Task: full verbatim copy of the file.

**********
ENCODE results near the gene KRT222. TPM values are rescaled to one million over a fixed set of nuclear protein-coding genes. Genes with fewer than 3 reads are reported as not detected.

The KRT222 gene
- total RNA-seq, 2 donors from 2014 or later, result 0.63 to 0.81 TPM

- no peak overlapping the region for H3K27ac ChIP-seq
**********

ENCODE results near the gene KRT222. TPM values are rescaled to one million over a fixed set of nuclear protein-coding genes. Genes with fewer than 3 reads are reported as not detected.

The KRT222 gene
- total RNA-seq, 2 donors from 2014 or later, result 0.63 to 0.81 TPM

- no peak overlapping the region for H3K27ac ChIP-seq